Less Is More

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How many times have you heard that little piece of advice, hmm? A lot probably, but I want to talk about it again in relation to some of my recent activities. But first let me say, “hi, how are all of you? How have you been? My handful of regular readers, I’ve missed you!” Sorry for vanishing, but I was sucked in by this torrential force known as academia. While I was away I wrote articles for journals, arranged to go to a conference in Canada (and hopefully lead a panel), and learned more than I ever needed to know about Utopianism. Brain = full. Now to cherish my month of pseudo-freedom by goofing around on the internet.

But this is not goofing around. This is serious business. In my time away, I also sent a short story out to some different anthologies. It got rejected every single time, sadly, but I plan to keep trying. Recently, I got caught up talking to a colleague who used to run a journal in my field. He heard that I was sending this story out and failing to get in, and said I should read it for a class one day. That translates to me reading a reject story to fifteen of my peers and one brilliant pioneer of science fiction studies. No pressure, right?

So I sent the story out to some friends for some quick edits. The two that got back to me said the same thing, “We need more.” The emotion was not translating on the page, and they wanted to see the character’s feelings.

I struggled with this kind of feedback, because I always hated writing about my character’s emotions in excess. Nobody wants to hear what you have to whine about, protagonist. Shut up and do what you’re supposed to do. Your actions will convey the emotions. I always made sure to show something happening rather than say, “She felt sad” because really, how much more imprecise can you be after “sad”? Sad means something different for every single person, so I always try to show the emotions through physical actions. A person jumps. They frown. They have a nervous tick I describe comically. There’s something to tell what kind of pressure or elation that character might be feeling, and it certainly does not take place in the form of an adjective.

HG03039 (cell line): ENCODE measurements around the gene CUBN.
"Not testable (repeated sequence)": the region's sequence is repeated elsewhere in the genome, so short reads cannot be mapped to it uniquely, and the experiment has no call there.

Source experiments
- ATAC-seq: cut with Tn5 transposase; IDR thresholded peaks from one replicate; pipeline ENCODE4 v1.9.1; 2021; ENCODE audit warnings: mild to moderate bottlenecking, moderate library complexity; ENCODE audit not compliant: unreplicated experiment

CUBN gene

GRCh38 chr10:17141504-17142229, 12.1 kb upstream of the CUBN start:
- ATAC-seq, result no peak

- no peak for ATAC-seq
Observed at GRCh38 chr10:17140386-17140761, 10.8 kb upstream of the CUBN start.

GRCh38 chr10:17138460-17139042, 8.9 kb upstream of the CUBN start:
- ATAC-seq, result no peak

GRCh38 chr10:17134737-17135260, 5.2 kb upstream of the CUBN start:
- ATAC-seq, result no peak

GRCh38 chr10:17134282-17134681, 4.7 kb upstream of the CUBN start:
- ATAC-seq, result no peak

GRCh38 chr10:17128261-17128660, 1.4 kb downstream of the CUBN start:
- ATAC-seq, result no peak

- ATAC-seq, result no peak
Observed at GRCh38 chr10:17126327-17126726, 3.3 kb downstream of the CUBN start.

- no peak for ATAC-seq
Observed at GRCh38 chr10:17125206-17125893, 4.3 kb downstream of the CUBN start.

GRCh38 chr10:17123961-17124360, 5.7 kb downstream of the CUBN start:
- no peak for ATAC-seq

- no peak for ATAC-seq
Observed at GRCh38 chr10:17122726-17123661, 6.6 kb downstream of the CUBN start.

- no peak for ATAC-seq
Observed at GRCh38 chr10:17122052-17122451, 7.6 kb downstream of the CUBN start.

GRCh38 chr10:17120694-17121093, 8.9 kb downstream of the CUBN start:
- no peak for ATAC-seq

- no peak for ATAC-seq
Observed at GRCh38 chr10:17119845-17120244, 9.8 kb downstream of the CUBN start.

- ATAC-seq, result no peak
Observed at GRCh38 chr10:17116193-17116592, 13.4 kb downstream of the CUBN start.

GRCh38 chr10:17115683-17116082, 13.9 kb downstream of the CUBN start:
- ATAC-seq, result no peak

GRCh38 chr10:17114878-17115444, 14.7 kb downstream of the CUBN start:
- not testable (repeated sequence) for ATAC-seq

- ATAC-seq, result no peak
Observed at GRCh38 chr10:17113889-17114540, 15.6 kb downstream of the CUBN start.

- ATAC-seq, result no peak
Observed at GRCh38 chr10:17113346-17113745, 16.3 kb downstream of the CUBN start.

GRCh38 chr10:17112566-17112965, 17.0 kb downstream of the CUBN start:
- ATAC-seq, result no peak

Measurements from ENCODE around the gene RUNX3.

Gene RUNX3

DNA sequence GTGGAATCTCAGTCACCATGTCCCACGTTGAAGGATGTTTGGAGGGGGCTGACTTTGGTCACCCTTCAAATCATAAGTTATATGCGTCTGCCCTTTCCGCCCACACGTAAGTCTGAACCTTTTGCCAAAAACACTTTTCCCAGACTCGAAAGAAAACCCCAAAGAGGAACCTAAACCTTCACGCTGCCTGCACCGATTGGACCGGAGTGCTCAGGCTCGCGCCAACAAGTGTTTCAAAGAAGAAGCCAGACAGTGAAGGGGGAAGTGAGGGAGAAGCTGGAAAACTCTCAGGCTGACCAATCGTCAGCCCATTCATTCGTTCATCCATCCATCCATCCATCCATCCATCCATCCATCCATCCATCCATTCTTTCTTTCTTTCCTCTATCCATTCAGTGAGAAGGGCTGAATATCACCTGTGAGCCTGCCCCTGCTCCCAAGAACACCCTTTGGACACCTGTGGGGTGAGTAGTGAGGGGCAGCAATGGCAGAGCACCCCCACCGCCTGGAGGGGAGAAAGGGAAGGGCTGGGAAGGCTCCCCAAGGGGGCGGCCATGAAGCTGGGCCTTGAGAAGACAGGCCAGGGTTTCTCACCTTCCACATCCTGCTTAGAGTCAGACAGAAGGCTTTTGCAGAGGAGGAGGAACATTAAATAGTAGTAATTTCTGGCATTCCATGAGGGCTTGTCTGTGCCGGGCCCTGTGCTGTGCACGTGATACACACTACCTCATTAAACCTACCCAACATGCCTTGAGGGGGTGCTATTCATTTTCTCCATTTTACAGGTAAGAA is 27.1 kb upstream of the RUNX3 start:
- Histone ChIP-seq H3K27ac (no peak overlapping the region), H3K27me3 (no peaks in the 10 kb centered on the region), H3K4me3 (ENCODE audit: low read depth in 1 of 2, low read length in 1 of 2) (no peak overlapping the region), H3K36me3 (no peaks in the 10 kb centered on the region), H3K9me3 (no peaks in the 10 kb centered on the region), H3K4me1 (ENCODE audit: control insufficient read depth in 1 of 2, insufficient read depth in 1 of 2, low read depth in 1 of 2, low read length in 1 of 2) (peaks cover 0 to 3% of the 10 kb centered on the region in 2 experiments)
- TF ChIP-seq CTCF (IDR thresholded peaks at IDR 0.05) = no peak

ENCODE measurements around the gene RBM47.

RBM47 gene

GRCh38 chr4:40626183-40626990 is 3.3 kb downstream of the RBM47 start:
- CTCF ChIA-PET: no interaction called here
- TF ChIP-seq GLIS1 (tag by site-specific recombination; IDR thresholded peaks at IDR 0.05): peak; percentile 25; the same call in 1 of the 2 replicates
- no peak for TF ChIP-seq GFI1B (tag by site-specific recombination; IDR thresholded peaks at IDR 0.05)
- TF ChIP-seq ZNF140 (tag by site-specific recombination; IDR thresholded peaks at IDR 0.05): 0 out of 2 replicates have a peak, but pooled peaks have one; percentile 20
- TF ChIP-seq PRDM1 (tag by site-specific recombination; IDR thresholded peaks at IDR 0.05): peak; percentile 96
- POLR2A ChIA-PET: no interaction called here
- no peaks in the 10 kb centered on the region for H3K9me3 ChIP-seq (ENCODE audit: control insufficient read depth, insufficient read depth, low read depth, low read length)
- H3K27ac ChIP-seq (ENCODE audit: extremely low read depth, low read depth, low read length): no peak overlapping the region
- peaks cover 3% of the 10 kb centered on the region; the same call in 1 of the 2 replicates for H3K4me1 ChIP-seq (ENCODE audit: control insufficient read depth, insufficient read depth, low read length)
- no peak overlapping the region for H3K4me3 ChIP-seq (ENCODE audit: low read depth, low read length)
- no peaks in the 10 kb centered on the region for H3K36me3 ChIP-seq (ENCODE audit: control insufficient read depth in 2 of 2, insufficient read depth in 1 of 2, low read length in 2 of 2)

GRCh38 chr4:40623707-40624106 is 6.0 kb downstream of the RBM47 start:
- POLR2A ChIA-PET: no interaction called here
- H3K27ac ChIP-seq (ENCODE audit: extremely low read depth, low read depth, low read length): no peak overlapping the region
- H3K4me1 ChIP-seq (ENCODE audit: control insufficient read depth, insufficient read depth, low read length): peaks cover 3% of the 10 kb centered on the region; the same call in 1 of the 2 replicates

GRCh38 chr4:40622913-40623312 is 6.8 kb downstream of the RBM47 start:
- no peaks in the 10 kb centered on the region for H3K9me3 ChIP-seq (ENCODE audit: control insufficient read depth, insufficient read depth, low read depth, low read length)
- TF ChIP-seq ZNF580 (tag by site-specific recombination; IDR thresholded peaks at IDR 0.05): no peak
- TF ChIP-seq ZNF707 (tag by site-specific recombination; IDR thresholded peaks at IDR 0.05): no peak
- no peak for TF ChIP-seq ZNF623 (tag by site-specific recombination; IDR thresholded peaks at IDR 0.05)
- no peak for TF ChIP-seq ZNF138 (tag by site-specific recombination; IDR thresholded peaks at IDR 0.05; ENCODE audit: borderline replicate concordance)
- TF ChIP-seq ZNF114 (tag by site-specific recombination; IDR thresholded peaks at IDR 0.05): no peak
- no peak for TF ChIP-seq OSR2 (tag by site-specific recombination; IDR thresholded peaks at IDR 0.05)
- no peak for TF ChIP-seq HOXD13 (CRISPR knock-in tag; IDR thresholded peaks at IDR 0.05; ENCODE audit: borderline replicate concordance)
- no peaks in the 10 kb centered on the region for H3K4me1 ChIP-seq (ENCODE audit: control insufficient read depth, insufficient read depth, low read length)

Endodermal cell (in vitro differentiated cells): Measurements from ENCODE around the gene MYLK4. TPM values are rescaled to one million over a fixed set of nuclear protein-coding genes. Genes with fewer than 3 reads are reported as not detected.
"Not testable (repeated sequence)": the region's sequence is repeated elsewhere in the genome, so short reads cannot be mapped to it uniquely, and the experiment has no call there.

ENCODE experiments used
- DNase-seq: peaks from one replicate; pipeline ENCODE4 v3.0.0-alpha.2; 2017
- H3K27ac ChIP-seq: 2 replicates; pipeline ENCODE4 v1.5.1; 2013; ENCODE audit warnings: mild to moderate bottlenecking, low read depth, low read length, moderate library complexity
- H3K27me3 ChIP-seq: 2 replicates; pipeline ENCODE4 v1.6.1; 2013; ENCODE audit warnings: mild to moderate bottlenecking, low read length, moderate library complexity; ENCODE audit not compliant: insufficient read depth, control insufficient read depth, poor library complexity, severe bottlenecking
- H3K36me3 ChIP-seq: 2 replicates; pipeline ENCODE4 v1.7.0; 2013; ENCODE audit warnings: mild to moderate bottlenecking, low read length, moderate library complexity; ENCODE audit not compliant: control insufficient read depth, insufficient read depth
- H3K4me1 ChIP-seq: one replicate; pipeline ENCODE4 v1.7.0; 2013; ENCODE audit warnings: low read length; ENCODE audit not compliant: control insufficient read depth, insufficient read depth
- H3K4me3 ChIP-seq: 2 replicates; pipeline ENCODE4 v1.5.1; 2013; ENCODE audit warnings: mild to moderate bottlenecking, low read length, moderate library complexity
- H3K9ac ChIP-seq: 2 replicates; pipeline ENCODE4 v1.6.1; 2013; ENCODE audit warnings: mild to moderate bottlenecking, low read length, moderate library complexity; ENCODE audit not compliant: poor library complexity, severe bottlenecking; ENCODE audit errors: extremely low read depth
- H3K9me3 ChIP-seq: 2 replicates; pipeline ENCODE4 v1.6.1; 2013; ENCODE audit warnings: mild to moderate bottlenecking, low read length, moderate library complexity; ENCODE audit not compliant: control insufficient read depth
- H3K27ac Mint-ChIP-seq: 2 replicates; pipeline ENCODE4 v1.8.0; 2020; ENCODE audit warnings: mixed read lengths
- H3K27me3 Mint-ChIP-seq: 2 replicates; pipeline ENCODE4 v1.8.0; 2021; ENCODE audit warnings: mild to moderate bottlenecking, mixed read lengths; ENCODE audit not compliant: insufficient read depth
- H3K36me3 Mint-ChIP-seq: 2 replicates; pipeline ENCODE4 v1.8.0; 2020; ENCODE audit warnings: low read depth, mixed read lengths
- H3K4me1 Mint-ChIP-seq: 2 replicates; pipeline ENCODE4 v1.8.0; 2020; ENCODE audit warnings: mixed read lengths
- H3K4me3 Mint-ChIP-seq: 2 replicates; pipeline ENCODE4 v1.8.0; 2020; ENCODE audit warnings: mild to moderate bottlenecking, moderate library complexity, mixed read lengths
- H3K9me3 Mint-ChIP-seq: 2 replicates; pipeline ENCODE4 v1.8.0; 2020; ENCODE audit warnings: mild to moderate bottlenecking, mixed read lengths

Now, this isn’t a hard rule. Of course the simple adjective gets out every now and then. It’s necessary for good writing to be varied. But I was having a hard time seeing how I could bring the emotions of these characters to the forefront without explicitly saying, “Character Y was pissed off”.

But I tried anyways, and I read the story to the class. Some of the changes I made worked really well. I changed the beginning to show the terrifying enemy my protagonist faces. It was an emotionally charged scene. It really sucked a reader in… And then there were some scenes that flopped. I added some inner dialogue from the protagonist like my readers suggested. It felt flat when I read it aloud, though. There were literally moments when I was reading when I thought, “Why the hell is this in here?”

At the end of my reading, the professor, my colleague, was impressed. He asked, “And have you published this, yet?”